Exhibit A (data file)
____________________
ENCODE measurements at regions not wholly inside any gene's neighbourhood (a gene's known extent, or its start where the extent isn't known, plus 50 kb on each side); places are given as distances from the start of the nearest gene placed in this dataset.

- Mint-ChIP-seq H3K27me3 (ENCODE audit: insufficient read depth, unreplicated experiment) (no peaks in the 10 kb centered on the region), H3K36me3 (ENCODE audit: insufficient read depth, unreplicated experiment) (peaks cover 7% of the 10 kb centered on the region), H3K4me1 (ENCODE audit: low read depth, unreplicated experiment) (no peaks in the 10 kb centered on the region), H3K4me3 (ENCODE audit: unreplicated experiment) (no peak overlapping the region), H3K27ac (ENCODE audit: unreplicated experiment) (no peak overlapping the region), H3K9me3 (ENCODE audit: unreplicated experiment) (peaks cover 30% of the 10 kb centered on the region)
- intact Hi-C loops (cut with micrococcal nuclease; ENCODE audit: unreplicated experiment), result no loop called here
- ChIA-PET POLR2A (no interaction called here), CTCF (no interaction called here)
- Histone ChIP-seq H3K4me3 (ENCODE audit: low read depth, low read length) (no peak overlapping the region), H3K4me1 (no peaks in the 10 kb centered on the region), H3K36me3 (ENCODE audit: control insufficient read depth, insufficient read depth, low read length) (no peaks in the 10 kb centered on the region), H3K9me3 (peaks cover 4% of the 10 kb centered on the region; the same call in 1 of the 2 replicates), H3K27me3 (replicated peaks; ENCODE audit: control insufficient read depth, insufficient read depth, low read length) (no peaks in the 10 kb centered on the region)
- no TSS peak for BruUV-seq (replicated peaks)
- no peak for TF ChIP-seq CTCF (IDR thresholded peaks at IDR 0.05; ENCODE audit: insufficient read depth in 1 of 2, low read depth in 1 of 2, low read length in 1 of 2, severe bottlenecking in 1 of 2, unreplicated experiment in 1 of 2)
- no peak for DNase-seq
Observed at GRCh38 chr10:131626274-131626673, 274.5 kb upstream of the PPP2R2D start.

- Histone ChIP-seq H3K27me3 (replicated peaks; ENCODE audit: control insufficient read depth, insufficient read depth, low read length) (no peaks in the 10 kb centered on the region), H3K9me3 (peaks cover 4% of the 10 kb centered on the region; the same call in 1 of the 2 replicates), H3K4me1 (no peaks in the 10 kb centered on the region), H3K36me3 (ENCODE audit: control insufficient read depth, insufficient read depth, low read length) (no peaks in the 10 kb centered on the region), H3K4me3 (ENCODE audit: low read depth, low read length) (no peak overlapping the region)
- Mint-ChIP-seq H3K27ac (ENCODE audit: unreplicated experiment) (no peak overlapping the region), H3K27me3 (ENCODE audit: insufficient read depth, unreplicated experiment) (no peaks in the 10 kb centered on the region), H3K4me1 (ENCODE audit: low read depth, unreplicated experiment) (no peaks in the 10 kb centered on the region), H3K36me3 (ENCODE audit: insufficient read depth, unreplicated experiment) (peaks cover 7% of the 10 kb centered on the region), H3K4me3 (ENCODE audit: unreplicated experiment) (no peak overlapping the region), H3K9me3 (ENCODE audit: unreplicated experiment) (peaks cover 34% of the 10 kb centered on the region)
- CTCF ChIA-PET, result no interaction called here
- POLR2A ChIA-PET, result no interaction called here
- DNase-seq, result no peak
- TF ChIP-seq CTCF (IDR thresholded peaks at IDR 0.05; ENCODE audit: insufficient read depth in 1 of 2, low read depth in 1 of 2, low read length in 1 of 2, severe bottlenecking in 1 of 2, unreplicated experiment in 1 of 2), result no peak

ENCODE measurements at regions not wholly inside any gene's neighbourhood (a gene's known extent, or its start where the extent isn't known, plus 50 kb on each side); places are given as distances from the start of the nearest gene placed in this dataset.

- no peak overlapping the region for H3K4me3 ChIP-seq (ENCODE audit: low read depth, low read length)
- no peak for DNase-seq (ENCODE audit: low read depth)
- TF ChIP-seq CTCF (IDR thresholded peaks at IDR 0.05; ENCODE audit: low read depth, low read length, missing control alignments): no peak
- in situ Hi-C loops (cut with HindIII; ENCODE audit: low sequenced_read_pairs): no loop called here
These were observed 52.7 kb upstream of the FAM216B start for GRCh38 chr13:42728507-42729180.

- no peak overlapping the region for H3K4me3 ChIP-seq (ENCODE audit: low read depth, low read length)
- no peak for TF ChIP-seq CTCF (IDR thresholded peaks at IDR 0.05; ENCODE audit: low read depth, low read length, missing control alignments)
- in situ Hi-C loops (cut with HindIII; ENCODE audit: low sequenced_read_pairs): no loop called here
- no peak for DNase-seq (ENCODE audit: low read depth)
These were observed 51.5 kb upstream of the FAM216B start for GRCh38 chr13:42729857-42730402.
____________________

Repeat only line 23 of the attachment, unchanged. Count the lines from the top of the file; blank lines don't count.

- no peak for TF ChIP-seq CTCF (IDR thresholded peaks at IDR 0.05; ENCODE audit: low read depth, low read length, missing control alignments)